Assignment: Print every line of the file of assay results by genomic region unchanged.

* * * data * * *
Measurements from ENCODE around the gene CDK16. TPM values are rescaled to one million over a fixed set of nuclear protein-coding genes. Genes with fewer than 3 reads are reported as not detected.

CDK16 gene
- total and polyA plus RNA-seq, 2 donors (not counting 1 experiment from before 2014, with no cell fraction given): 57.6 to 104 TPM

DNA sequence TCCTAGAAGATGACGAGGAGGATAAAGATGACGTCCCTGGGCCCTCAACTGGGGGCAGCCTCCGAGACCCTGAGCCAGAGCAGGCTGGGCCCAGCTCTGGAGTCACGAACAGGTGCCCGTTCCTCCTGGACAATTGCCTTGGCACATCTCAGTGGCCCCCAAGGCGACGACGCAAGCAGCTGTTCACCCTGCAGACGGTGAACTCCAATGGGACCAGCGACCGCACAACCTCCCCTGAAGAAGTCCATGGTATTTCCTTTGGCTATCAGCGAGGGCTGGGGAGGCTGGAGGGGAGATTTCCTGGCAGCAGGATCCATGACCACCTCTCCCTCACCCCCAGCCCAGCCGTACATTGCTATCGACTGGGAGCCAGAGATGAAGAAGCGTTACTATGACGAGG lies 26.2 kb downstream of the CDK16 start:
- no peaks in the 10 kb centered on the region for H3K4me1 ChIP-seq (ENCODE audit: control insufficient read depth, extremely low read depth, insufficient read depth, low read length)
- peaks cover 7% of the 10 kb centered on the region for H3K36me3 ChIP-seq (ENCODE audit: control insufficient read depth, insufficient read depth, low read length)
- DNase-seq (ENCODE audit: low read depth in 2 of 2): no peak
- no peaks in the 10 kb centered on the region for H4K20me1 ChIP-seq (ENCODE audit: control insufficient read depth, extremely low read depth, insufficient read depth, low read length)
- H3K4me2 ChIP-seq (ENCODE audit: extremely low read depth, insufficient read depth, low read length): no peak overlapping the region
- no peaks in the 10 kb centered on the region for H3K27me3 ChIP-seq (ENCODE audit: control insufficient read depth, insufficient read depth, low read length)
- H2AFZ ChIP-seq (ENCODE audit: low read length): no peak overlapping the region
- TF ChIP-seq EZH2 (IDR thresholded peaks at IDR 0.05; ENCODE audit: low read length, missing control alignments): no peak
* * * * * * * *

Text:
Measurements from ENCODE around the gene CDK16. TPM values are rescaled to one million over a fixed set of nuclear protein-coding genes. Genes with fewer than 3 reads are reported as not detected.

CDK16 gene
- total and polyA plus RNA-seq, 2 donors (not counting 1 experiment from before 2014, with no cell fraction given): 57.6 to 104 TPM

DNA sequence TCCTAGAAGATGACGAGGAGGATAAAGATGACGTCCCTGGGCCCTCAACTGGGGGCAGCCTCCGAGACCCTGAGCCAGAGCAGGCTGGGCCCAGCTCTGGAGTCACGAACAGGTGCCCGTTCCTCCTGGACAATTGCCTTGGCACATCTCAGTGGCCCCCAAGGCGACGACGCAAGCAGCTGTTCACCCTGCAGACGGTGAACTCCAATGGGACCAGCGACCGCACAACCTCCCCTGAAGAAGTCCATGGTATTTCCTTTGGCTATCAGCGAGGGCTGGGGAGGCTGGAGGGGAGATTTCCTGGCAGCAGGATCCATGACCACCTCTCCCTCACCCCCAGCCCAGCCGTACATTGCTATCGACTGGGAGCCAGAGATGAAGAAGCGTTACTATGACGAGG lies 26.2 kb downstream of the CDK16 start:
- no peaks in the 10 kb centered on the region for H3K4me1 ChIP-seq (ENCODE audit: control insufficient read depth, extremely low read depth, insufficient read depth, low read length)
- peaks cover 7% of the 10 kb centered on the region for H3K36me3 ChIP-seq (ENCODE audit: control insufficient read depth, insufficient read depth, low read length)
- DNase-seq (ENCODE audit: low read depth in 2 of 2): no peak
- no peaks in the 10 kb centered on the region for H4K20me1 ChIP-seq (ENCODE audit: control insufficient read depth, extremely low read depth, insufficient read depth, low read length)
- H3K4me2 ChIP-seq (ENCODE audit: extremely low read depth, insufficient read depth, low read length): no peak overlapping the region
- no peaks in the 10 kb centered on the region for H3K27me3 ChIP-seq (ENCODE audit: control insufficient read depth, insufficient read depth, low read length)
- H2AFZ ChIP-seq (ENCODE audit: low read length): no peak overlapping the region
- TF ChIP-seq EZH2 (IDR thresholded peaks at IDR 0.05; ENCODE audit: low read length, missing control alignments): no peak